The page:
Roll dough between 1/4 – 1/2″ and cut out with a cute cookie cutter.  I use a bone. Place shapes on cookie sheet, no greasing or paper necessary. Bake 20 minutes. Remove from oven and carefully turn biscuits over, then bake additional 20 minutes. Allow to cool completely.



Spooky Halloween Cookies

I love decorating sugar cookies for all seasons.  Here are a couple of my go to cookies for Halloween.  See my Fruit Pizza Cookies for my go to sugar cookie recipe.  It is tried, true and delicious!  Easy to make and won’t crumble when packed and transported.  It took me awhile to perfect this recipe, but numerous incidents with crumbled cookies, this seems to work.

I love this royal icing recipe!


1/2 cup meringue powder
2 lbs powdered sugar
2 tsp freshly squeezed lemon juice
1 c. water

Beat meringue powder with water to soft peaks.  DO NOT OVERBEAT!! Add powdered sugar and lemon juice.  Beat on high until shiny.  Use paste food coloring to tint.

Making spider web cookies is so simple.

Start with a base coat of white.



Use black icing and make a spiral starting in the center.  I use a #2 piping tip.



While the icing is still wet, use a toothpick, starting in the center drag the toothpick out to each point.  This creates the spider web effect.





Seriously, so easy peasy!!!  I added a fun purple spider to my cookies!



I also made this fun spooky faces.  Beware!!!  Eating these cookies will make your teeth turn black – eeeek!!





Mini Fruit Pizzas

I love entertaining! When my girlfriends come over I pull out my Great Aunt Marie’s violet china luncheon plates and my silver dessert forks. I love using white linen napkins and my great grandmother Hilliard’s crystal water goblets. It is so much fun to pamper my friends.

I had a small gathering at my house this weeks and I made these cute dessert pizzas. My guests assembled them to their taste.

Making them is as easy as making sugar cookies, cream cheese frosting and cutting up fruit. Then displaying everything on pretty dishes.

This recipe is great for sugar cookies that hold their shape during baking and hold up after being decorated. My favorite sugar cookie recipe tastes better, but crumbles easily when decorated 🙁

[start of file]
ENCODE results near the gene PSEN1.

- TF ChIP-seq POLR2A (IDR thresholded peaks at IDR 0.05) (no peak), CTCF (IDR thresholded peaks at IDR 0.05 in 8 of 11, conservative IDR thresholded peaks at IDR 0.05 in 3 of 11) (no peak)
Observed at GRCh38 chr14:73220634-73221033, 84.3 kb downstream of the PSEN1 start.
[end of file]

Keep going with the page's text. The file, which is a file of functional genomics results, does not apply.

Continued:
1 1/2 cups unsalted butter, room temperature
1 1/2 cups granulated sugar
3 large eggs
4 teaspoons vanilla extract
1/2 teaspoon almond extract
4 1/2 cups all-purpose flour
1 teaspoon baking powder
1/2 teaspoon salt


1. In a large bowl using a handheld or stand mixer fitted with the paddle attachment, beat the butter until creamed and smooth – about 1 minute. Add the sugar and beat on high speed until light and fluffy, about 3 or 4 minutes.

2. Add the egg, vanilla, and almond extract and beat on high until fully combined, about 2 minutes.

3. Whisk the flour, baking powder, and salt together in a medium bowl. Turn the mixer down to low and add about half of the flour mixture, beating until just barely combined. Add the rest of the flour and continue mixing until just combined.

4. Divide the dough into 3 equal parts wrap in plastic wrap and refrigerate for at least an hour. Don’t skip this step. Chill up to 2 days.

5. Once chilled, preheat oven to 350°F. Line large baking sheets with parchment paper or a silicone baking mat. Remove one of the dough pieces from the refrigerator and roll out to about 1/4 inch thickness. Using a cookie cutter, cut in shapes.

6.  Bake for 9 – 10 minutes.  Do not over bake.  Makes 36 3″ round cookies.

Unfrosted cookies freeze well, you can also freeze the uncooked cookies dough.



8 oz. cream cheese

1/4 heaving whipping cream

4 tsp. vanilla

3 to 4 cups powdered sugar.

Beat the cream cheese, cream and vanilla together.  Add powdered sugar and beat until creamy.




Great Grandma Scholta’s Lemon Meringue Pie